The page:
The general properties of halogens in the modern periodic table
The halogens are located on the right side of the modern periodic table before the inert gases , The halogens are elements of group 7 A ( 17 ) in p-block , The halogens are mono-valent elements as their outermost energy levels have ( 7 ) electrons .
The halogens exist in the form of diatomic molecules ( they are formed of two atoms ) , The halogens tend to gain one electron during the chemical reaction , and convert into negative ion which has one negative charge .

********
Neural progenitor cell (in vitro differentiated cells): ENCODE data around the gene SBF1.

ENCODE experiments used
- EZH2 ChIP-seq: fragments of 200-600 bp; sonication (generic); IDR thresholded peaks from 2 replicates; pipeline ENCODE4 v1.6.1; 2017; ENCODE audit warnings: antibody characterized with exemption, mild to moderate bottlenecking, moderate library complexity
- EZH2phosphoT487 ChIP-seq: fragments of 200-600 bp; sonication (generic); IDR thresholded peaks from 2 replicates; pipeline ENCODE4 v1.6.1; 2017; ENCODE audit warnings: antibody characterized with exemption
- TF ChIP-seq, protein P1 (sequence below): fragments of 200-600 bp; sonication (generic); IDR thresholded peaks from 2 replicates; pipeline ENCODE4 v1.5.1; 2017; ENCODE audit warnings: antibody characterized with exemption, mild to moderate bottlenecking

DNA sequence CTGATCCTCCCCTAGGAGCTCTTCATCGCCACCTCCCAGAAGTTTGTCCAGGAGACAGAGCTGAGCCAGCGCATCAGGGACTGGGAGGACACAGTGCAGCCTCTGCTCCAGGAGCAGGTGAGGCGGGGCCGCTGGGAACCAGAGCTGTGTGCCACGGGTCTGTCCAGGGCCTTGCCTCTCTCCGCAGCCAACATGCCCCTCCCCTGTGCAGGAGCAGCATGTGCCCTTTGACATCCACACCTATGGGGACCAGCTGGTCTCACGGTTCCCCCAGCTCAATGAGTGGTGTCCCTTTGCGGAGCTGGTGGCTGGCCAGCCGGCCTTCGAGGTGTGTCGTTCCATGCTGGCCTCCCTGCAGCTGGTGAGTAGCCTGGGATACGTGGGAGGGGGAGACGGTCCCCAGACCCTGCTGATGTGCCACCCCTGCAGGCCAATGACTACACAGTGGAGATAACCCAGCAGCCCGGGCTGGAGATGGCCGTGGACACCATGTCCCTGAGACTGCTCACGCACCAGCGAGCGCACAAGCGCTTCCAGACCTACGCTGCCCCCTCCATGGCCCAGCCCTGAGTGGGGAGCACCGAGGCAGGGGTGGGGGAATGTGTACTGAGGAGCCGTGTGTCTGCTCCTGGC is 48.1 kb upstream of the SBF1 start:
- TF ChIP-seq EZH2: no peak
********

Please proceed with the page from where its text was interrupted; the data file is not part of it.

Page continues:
The physical state of the halogens is graduated from the gas to the liquid to the solid . Fluorine and Chlorine are the gases , Bromine is a liquid , and Iodine is a solid .
The halogens react with the metals forming the salts , So , they are called the halogens which means ” Forming the salts ” .
The halogens are the active elements therefore they do not exist in the nature in the elementary state , but they are found combining with the other elements forming the chemical compounds ( except Astatine ( At ) which is prepared artificially ) .
Each element of the halogens replaces the element below it in its salt solution .